John Keate, Head Master from 1809 to 1834, took over at a time when discipline was poor. Until 1964, offending boys could be summoned to the Head Master or the Lower Master, as appropriate, to receive a birching on the bare posterior, in a semi-public ceremony held in the Library[dubiousdiscuss], where there was a special wooden birching block over which the offender was held. Anthony Chenevix-Trench, Head Master from 1964 to 1970, abolished the birch and replaced it with caning, also applied to the bare buttocks, which he administered privately in his office.[93] Chenevix-Trench also abolished corporal punishment administered by senior boys. Previously, House Captains were permitted to cane offenders over the seat of the trousers. This was a routine occurrence, carried out privately with the boy bending over with his head under the edge of a table. Less common but more severe were the canings administered by Pop (see Eton Society below) in the form of a "Pop-Tanning", in which a large number of hard strokes were inflicted by the President of Pop in the presence of all Pop members (or, in earlier times, each member of Pop took it in turns to inflict a stroke). The culprit was summoned to appear in a pair of old trousers, as the caning would cut the cloth to shreds. This was the most severe form of physical punishment at Eton.[94]

Chenevix-Trench's successor from 1970, Michael McCrum, retained private corporal punishment by masters but ended the practice of requiring boys to take their trousers and underpants down when bending over to be caned by the Head Master. By the mid-1970s, the only people allowed to administer caning were the Head Master and the Lower Master.[95]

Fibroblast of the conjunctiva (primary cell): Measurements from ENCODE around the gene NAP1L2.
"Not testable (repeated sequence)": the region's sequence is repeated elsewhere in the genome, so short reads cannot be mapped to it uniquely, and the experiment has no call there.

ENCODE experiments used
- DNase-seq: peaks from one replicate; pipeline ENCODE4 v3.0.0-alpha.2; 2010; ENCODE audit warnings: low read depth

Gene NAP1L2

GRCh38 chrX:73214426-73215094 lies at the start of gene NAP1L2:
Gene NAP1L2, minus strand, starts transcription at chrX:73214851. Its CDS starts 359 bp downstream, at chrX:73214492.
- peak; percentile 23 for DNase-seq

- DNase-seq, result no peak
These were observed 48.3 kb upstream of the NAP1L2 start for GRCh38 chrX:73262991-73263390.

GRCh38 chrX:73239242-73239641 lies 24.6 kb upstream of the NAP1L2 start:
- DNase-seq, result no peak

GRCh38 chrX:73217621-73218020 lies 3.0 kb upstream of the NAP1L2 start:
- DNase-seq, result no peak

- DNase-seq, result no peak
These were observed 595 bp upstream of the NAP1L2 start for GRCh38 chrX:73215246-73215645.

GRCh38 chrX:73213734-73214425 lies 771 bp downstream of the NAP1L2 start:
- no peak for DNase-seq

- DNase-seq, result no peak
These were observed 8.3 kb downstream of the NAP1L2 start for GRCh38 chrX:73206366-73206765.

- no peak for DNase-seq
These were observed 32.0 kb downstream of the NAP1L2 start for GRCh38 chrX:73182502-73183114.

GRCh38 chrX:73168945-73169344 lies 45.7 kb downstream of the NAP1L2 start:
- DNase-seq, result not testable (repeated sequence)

Corporal punishment was phased out in the 1980s. The film director Sebastian Doggart claims to have been the last boy caned at Eton, in 1984.[96]


In addition to the masters, the following three categories of senior boys are entitled to exercise School discipline. Boys who belong to any of these categories, in addition to a limited number of other boy office holders, are entitled to wear winged collars with bow ties (known as "Stick-Ups").

It is possible to belong to Pop, Sixth Form Select and be a House Captain at the same time. It is less common for a House Captain to belong to Pop but it still happens fairly often.

The position of the Head Boys of Eton is divided into four roles: President of Pop, Chairman of Pop, Captain of the School and Captain of the Oppidans. The first two are the leaders of Pop and the latter two are the leaders of Sixth Form Select. Captain of the School and Captain of the Oppidans are also in Pop and in the Monarch (rowing prefect body) ex officio.

In the era of Queen Elizabeth I, there were two praepostors in every form, who noted down the names of absentees. Until the late 19th century, there was a praepostor for every division of the school.[92]


Sport is a feature of Eton; which has nearly 200 acres of playing fields and amenity land.[102] The names of the playing fields include Agar's Plough, Dutchman's, Upper Club, Lower Club, Sixpenny/The Field, and Mesopotamia (situated between two streams and often shortened to "Mespots").

The rowing lake at Dorney was developed and is owned by the college. It was the venue for the rowing and canoeing events at the 2012 Summer Olympics and the World Junior Rowing Championships.[103]

The annual cricket match against Harrow at Lord's Cricket Ground is the oldest fixture of the cricketing calendar, having been played there since 1805. A staple of the London society calendar since the 1800s,[104] in 1914, its importance was such that over 38,000 people attended the two days' play, and in 1910 the match made national headlines[105][106] but interest has since declined considerably, and the match is now a one-day limited overs contest. In the 2024 match, Harrow were the victors.